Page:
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{I’m still enthralled by my recent visit to Disney World}

The Cinderella pumpkin is known for its sweet flavor and creamy texture making it ideal for use in pies, breads, cookies and cakes. Slice length wise and roast or grill to enhance its sweet flavor. Puree cooked Cinderella pumpkin and use to make pumpkin ice cream. It is also ideal cooked down when making pumpkin butter.

**Galeux D’ Eysines pumpkins (I couldn’t find a nickname for these) are a pinkish-orange color with little “warts”.  A little scary at first glance (Audley is afraid he’ll get warts from them… MEN… sigh!), this French heirloom pumpkin is quite unique indeed.  The “warts” are caused by sugars in the flesh  seeping through the skin; as the sugar content grows, the more nodes appear on the outside of the squash. The more “warts” on your pumpkin, the sweeter the squash.

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This sweet pumpkin is used in soups and for baking.  As you know, pumpkins are in the squash family, so think roasted or even grilled!  This pumpkin purees well making it ideal for pumpkin butter or a pumpkin cheesecake.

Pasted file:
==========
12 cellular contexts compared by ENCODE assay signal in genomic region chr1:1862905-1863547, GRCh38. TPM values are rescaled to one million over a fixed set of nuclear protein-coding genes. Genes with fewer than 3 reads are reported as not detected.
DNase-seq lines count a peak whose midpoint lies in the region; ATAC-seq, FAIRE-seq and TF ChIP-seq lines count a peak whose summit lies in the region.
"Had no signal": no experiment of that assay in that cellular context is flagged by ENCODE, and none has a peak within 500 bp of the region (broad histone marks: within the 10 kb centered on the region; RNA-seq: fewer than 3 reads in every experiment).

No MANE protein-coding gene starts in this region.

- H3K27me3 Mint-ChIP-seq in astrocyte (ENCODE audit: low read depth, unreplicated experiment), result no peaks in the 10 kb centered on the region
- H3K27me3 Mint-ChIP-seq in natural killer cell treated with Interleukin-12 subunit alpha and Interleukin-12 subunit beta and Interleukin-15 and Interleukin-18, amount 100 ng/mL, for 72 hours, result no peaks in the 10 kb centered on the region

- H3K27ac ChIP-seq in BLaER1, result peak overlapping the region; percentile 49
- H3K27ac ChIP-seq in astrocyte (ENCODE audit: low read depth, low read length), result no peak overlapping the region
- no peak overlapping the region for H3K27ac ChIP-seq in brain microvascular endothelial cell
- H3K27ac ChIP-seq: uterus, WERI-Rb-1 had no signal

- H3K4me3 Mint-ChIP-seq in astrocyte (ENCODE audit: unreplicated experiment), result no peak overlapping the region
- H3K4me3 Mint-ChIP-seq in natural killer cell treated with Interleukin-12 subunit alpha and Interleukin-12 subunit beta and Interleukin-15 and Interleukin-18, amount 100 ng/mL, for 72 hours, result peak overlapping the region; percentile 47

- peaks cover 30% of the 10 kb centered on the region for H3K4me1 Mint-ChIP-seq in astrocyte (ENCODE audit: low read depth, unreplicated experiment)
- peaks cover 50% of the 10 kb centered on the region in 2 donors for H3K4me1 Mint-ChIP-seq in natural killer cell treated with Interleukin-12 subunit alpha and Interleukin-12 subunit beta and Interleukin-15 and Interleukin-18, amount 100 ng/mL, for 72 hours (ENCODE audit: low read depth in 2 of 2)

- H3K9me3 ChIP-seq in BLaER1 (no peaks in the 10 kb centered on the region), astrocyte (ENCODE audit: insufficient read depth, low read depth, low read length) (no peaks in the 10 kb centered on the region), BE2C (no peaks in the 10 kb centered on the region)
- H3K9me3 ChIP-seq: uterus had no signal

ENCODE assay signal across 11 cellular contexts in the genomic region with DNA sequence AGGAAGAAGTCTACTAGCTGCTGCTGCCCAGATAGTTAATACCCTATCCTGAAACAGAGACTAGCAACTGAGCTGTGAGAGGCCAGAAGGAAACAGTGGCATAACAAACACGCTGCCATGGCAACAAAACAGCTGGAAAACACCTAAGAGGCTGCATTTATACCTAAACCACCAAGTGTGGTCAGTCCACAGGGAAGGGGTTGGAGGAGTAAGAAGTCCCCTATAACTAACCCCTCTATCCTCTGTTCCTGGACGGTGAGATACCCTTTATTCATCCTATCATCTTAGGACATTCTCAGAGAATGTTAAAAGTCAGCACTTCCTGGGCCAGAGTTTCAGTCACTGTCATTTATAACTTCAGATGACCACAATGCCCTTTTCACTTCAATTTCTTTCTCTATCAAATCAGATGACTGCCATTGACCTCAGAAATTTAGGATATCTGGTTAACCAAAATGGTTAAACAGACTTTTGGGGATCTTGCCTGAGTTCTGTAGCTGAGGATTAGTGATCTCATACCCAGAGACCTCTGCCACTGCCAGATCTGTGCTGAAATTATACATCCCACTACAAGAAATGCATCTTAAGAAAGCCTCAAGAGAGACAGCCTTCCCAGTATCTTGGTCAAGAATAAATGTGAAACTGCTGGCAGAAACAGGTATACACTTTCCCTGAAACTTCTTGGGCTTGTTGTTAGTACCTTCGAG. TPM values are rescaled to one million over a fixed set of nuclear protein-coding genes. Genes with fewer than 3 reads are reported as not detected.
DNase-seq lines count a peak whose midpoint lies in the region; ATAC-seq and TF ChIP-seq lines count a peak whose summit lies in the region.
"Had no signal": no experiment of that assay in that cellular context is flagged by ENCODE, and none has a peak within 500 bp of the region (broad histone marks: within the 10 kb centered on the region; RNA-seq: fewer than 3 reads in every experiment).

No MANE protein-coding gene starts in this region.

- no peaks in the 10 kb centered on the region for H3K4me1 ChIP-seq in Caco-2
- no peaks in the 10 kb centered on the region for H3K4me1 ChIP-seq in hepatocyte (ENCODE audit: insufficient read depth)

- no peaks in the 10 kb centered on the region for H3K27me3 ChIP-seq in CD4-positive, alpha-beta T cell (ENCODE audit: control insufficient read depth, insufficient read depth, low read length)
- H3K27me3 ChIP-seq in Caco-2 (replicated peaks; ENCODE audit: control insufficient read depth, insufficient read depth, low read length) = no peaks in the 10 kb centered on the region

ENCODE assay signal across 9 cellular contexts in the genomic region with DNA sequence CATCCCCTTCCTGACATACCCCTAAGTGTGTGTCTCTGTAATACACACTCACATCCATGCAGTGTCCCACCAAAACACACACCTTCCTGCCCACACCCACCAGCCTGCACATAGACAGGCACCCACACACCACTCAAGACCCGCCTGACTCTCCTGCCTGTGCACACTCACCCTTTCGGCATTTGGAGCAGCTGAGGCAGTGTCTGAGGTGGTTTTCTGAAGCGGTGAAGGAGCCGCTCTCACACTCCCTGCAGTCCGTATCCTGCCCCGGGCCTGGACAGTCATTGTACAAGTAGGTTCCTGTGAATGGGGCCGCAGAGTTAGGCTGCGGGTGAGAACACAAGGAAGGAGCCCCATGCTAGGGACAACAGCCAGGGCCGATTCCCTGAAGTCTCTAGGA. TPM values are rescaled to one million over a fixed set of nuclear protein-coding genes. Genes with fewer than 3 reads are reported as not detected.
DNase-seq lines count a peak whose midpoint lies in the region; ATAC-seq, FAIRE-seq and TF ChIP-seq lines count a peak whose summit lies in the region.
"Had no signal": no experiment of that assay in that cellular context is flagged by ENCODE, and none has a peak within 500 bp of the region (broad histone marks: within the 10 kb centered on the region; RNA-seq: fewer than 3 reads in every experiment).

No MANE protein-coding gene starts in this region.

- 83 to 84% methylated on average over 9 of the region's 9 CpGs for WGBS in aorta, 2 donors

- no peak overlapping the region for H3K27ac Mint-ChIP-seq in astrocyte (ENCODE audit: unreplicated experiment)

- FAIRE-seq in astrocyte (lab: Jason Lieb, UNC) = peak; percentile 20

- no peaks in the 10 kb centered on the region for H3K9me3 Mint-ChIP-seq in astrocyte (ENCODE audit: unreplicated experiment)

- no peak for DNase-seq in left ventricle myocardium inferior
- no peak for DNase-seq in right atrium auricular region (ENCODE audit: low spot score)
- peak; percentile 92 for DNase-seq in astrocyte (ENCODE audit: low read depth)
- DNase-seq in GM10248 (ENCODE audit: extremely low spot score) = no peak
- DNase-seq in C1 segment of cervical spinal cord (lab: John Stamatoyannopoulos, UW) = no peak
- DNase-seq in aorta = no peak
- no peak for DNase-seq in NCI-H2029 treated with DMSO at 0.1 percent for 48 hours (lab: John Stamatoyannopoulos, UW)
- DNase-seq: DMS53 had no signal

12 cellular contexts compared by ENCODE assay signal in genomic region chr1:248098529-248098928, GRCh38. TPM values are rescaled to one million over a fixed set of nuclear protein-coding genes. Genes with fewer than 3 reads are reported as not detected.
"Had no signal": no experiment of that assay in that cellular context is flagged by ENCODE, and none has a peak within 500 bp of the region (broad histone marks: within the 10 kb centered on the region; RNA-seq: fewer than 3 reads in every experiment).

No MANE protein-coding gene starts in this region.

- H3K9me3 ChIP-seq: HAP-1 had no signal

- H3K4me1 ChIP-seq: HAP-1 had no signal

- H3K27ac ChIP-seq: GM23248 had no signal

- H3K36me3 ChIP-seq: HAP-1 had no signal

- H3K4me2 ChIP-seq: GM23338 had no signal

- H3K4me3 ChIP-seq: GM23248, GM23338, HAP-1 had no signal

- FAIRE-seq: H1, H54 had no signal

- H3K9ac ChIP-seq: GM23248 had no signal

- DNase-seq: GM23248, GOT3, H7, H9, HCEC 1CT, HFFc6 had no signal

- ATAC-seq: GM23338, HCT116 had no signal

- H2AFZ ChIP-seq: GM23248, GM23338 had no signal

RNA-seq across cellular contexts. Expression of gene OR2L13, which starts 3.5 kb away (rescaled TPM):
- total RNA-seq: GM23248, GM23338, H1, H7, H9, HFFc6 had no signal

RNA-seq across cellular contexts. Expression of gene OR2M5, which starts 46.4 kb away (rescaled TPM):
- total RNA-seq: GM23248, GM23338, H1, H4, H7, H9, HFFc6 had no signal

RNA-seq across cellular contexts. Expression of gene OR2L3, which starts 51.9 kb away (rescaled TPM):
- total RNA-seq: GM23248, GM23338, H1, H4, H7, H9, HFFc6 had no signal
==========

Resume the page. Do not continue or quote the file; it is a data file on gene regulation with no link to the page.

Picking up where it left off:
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**Boo, Ghost, Moonshine or lumina pumpkins are white and range from small to quite large; squatty to rounded and are so common in neutral autumn decorating.  These pumpkins don’t last as long as other varieties, so often they will begin to lose their coloring or go bad early in the season.

These pumpkins can be used in any traditional pumpkin recipe, but I have discovered that sometimes they have a lot more fiber which makes them not puree so easily.

The white pumpkin I cut had a white flesh, and after cooking it, shredded like a spaghetti squash, and tasted really good.

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**Who knew Tiger Stripe pumpkins were good for eating?  I’ve always used these in a centerpiece or scattered around a bookshelf, but according to my Momma (and you know Momma is always right!) these little pumpkins are excellent hollowed out and stuffed as you might stuff an acorn squash.  Tiger Stripe pumpkins don’t have a lot of meat to them, but these also make for great serving bowls for soups or dips at a party.

I think I will hang onto mine for when the in-laws visit for Thanksgiving dinner!

Believe it or not the hardest part of cooking and preparing pumpkin for culinary purposes is cutting it and cleaning out the seeds.

{I hate that part.}

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If you want to know how to prepare pumpkin, you can click here for easy instructions.

If you need ideas for cooking with pumpkin, try:

**Pumpkin cheesecake

**Pumpkin butter

**Pumpkin Spice Trifle

**Skinny Pumpkin Mousse

**A Healthy Autumn Bread

**Pumpkin Bisque

Or Pumpkin pie.

How do you use your leftover autumn decorations?